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explicit memory

is conscious and intentional

semantic memory

memory of facts and is a type of explicit memory
(e.g. 2+2=4)

episodic memory

memory of events and is a type of explicit memory
(e.g. what you did this weekend)

implicit memory

is unconscious and nonintentional

emotional memory

is similar to implicit memory and is affective
e.g. feeling of a particular experience

bilateral medial temporal lobe resection lead to realization....

seperation of implicit and explicit memory


partial or total loss of memory

infantile amnesia

inability to remember events from early infancy or early childhood

transient global amnesia

loss of old memories and an inability to form new memories. onset is sudden and often a short course

fugue state

transient disturbance of consciousness in which a person performs purposeful acts but has no conscious recollection of those actions

electroconvulsive therapy

used to treat depresson, produces transient memory loss

anterorgrade amnesia

unable to acquire new memories

retrograde amnesia

a lose of memories that must have been accessible prior

time-dependent retrograde amnesia

amnesia for which the severity of the injury determines how far back in time the amnesia extends. amnesia gets worse- memory expanding for long periods of time to eventually lasting a few seconds to a minute

consolidation theory

states that the role of the hippocampus is to consolidate memories, a process to make them permanent

autonoetic awareness

self-knowledge over time

patients with semantic dementia have...

problems with semantic memory (e.g. picture or object naming) without loss of episodic memory

what is semantic dementia associated with

degeneration to anterior temporal lobes or to lesion/ resection of uncinate fasciculus

uncinate fasiculus

fiber pathway that connects to anterior temporal cortex with the inferior and orbital frontal cortex

Wernicke-Korsakoff Syndrome

symptoms of nystagmus, ataxia, confabulation and amnesia
damage to- the medial and anterior thalamic nuclei, mammilary bodies, midbrain nuclei and cerebellar vermis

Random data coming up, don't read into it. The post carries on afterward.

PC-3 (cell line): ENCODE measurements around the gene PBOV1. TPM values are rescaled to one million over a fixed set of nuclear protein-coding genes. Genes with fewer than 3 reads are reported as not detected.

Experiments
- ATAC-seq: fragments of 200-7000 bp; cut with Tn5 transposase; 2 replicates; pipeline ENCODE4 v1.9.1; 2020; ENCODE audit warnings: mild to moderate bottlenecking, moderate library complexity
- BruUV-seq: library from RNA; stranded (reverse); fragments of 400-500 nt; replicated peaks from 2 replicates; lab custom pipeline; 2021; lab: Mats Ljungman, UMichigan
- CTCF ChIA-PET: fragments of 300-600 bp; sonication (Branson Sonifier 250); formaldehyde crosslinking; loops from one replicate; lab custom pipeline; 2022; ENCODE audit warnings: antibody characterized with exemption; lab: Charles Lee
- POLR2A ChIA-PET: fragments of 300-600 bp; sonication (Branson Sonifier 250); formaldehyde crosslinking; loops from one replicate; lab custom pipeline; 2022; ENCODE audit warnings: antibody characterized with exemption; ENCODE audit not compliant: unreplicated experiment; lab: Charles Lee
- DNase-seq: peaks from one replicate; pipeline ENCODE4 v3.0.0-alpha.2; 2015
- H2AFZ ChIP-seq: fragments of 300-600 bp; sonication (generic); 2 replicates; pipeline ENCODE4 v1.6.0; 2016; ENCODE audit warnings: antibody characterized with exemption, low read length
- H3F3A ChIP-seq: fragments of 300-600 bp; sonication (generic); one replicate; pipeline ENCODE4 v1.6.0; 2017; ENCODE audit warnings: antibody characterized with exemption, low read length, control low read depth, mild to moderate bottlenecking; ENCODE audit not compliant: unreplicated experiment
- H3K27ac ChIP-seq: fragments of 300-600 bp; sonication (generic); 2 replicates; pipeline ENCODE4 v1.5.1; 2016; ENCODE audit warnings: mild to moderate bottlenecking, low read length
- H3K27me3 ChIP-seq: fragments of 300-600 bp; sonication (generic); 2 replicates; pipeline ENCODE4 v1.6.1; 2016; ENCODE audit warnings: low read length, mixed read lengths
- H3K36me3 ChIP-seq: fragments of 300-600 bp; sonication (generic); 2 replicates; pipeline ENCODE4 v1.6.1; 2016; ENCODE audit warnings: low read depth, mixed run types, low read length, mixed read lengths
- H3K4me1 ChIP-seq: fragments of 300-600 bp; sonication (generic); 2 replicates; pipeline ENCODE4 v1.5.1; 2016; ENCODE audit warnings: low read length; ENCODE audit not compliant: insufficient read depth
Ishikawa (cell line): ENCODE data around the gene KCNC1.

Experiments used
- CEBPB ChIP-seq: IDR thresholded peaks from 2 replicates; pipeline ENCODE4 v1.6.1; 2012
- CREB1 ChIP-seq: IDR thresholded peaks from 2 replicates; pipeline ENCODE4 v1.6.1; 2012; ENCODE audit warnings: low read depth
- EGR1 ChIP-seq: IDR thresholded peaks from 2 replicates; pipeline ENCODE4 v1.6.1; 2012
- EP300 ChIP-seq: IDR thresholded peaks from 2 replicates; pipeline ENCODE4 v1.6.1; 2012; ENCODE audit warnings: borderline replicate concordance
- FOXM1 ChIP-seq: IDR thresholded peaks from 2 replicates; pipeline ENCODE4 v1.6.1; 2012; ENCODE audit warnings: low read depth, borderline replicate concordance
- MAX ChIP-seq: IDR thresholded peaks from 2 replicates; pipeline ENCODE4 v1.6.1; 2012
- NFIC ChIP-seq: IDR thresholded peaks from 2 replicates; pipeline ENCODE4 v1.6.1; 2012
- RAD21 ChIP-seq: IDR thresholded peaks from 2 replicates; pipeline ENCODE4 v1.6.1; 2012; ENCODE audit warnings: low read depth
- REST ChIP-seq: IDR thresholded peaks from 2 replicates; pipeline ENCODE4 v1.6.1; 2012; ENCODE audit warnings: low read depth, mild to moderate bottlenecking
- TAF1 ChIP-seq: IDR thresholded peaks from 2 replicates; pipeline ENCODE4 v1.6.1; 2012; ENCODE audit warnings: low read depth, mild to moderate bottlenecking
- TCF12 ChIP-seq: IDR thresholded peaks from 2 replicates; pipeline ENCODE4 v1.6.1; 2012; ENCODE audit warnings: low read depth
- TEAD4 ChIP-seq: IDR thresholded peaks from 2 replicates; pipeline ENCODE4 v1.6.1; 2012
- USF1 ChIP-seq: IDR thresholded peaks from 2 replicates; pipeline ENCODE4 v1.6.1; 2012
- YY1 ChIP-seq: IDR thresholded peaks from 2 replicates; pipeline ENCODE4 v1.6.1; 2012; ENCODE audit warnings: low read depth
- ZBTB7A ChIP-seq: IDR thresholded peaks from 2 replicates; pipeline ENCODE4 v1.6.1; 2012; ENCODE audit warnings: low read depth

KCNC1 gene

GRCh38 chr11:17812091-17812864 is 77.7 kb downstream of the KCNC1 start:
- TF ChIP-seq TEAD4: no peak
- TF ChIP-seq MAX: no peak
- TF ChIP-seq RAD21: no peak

post mortem brain of Alzheimer's Disease

1. extracellular AB plaques
2. intracellular neurofibrillary tangles
3. inflammation (marker of tissue damage)

why do amyloid plaques accumulate in brain?

1. increased production of amyloid B peptides
2. impaired elimiation of peptides

what induces apoptosis

accumulation of plaques

what is taupathy associated with

other neurodegenerative disorders

tangles and plaques target....

hippocampal formation

where does Alzheimer's affect the brain

entorhinal cortex of hippocampal formation

reconsolidation theory

proposes that memories rarely consist of a single trace or neural substrate

reconsolidated memory

memory that reenters a labile phase when recalled and is then restored as a new memory

multiple-trace theory

postulates both multiple kinds of amnesia and changes in memory with the passage of time


experimental technique by which a stimulus is used to sensitize the nervous system to a later presentation of the same or a similar stimulus

depth-of-processing effect

improvement in subsequent recall of an object about which a person has given thought to its meaning or shape

study-test modality shift

process by which subjects, when presented with information in one modality and tested in another modality, display poorer performance than when they are instructed and tested in the same modality

autonoetic awareness

awareness one's self or self-knowledge

Ammon's horn

part of the hippocampus

dentate gyrus

a region of the hippocampal formation

granule cells

neurons that are round in appearance

perforant pathway

large anatomical pathway connecting the entorhinal cortex and subiculum with the hippocampal formation


anatomical pathway running from the septal region to the hippocampus


the recitation of imaginary experiences to fill gaps in memory

Huntington's chorea

hereditary disease characterized by chorea (jerky, involuntary movements) and progressive dementia, ending in death
degeneration of the basal ganglia

classical conditioning

cerebellum plays an important role

fear conditioning

form of learning in which a noxious stimulus is used to elicit fear, an emotional response

short-term memory

a.k.a working memory; form of memory postulated by Donald Broadbent in which information is assumed to be stored for no more than about 15 minutes

Asperger's syndrome

disorder in which a person has relatively good verbal communication but unusual difficulty with social communication. sometimes called high-functioning autism


ability to perceive a stimulus of one sense as a sensation of a different sense, as when sound produces sensation of color

Parkinson's impairs....

implicit memory

prefrontal cortex receives projections from.....

dorsomedial thalamic nucleus

orbitofrontal cortex receives input from...

all sensory modalities

what did stroop task suggest

involvement of anterior cingulate and possible inferior frontal gyrus

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